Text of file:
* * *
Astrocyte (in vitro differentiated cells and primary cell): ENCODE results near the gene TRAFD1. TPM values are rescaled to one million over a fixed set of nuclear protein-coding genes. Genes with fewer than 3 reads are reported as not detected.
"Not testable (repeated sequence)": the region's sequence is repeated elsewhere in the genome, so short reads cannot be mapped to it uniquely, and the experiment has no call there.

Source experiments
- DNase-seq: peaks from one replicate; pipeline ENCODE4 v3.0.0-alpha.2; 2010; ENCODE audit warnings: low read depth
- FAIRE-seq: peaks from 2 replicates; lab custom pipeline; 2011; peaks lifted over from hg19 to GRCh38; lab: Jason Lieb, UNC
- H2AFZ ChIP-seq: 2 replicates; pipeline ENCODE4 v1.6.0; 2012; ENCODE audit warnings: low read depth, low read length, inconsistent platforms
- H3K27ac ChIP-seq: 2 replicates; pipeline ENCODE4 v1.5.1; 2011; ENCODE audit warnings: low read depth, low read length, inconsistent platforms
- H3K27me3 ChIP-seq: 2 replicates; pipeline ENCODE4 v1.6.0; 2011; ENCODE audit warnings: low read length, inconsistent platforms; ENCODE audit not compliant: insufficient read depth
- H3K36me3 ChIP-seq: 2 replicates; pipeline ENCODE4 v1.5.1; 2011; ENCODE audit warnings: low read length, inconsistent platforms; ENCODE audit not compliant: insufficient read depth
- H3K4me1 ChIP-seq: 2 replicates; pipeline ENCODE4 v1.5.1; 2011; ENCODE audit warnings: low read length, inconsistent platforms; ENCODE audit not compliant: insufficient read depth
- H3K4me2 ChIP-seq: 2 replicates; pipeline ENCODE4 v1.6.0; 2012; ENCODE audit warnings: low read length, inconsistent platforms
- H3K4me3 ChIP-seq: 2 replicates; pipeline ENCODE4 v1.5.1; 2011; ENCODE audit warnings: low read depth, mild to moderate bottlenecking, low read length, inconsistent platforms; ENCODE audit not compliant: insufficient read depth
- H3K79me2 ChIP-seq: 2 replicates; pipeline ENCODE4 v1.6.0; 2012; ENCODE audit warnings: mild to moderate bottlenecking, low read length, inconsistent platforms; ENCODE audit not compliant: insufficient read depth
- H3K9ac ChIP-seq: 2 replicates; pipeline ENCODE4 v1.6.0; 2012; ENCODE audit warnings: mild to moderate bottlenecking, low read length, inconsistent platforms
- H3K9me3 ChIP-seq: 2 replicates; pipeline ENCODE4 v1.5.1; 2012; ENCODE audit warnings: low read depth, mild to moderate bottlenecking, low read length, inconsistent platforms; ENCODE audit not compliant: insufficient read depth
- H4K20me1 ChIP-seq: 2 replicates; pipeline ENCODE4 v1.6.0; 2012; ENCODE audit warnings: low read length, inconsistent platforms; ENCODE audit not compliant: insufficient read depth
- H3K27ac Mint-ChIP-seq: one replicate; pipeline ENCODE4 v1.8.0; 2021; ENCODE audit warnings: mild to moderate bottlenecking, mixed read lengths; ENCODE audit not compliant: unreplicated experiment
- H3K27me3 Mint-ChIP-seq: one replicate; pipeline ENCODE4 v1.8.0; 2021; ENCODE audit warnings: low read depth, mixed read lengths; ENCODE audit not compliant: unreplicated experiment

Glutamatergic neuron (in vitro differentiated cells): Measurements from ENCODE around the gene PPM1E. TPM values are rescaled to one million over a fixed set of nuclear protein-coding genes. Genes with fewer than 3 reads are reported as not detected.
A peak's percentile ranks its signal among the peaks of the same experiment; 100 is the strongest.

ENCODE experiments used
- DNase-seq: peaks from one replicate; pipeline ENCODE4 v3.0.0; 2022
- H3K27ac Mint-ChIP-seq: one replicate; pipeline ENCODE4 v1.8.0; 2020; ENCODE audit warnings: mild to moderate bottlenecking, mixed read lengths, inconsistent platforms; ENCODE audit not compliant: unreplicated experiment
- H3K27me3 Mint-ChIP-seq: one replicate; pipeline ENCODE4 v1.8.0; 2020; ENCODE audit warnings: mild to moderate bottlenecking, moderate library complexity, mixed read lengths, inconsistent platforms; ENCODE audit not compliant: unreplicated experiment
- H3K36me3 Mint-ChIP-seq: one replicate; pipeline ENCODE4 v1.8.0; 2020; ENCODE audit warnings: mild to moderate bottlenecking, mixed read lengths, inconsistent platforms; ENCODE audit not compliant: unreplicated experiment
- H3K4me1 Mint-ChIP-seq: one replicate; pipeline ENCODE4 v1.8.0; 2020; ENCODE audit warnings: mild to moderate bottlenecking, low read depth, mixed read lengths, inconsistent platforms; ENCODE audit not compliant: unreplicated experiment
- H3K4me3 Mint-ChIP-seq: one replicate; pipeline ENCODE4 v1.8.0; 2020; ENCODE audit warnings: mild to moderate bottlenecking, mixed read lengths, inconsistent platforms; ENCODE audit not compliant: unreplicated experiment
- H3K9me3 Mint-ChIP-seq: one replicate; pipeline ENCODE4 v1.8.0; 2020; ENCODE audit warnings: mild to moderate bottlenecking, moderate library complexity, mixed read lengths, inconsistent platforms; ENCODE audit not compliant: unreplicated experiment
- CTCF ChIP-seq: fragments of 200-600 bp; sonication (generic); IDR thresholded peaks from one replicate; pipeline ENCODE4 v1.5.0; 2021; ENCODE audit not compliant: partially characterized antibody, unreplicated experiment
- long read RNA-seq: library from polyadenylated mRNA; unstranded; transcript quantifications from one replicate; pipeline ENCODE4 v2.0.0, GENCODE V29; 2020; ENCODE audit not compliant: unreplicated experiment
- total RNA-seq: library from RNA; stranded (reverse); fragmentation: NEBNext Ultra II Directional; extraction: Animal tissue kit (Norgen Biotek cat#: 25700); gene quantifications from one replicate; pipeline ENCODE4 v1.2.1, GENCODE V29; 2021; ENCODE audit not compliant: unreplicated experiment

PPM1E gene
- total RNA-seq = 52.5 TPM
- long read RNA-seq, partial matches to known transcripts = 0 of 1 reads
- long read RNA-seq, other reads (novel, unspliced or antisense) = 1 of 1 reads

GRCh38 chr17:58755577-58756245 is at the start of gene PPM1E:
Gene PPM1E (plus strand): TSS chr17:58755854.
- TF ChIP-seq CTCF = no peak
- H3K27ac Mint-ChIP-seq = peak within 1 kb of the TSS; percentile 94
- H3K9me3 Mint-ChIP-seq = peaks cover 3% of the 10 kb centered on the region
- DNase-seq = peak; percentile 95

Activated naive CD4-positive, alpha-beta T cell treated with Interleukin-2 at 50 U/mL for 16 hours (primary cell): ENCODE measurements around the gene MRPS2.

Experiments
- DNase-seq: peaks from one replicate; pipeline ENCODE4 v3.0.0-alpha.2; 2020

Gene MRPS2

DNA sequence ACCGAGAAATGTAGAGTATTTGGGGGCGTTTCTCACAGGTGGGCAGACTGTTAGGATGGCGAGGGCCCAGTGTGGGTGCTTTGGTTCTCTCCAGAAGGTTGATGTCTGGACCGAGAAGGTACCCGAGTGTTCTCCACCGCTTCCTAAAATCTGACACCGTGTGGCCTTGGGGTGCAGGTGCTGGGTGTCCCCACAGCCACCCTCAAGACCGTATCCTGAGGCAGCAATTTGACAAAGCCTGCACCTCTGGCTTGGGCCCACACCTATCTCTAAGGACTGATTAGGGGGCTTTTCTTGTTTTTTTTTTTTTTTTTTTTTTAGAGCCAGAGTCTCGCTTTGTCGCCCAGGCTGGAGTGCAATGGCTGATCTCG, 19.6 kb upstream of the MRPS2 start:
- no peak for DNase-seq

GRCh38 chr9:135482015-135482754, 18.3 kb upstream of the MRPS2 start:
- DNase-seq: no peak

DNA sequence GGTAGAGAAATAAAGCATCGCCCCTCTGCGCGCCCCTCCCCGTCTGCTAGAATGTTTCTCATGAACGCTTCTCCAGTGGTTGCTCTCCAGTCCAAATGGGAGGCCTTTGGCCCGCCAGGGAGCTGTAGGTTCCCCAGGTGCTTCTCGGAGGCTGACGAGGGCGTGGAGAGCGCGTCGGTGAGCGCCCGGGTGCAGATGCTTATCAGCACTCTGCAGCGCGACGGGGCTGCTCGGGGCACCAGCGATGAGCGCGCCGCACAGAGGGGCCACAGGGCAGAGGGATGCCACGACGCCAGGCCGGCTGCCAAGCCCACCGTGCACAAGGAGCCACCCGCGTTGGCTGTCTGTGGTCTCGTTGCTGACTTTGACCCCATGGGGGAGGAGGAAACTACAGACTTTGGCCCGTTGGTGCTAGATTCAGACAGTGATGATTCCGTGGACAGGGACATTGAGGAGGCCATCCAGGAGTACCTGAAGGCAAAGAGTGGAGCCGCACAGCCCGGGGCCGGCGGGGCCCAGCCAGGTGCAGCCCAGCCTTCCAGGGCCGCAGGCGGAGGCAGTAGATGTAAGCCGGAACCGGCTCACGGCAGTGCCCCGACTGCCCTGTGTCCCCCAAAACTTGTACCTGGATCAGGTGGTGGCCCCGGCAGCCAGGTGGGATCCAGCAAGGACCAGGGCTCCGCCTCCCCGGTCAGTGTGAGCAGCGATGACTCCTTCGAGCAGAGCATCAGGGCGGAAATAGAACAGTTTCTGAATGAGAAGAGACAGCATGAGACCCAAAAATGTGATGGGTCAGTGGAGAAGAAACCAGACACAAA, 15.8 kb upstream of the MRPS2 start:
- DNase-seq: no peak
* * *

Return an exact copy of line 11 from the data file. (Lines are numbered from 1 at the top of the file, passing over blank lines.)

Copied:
- H3K4me2 ChIP-seq: 2 replicates; pipeline ENCODE4 v1.6.0; 2012; ENCODE audit warnings: low read length, inconsistent platforms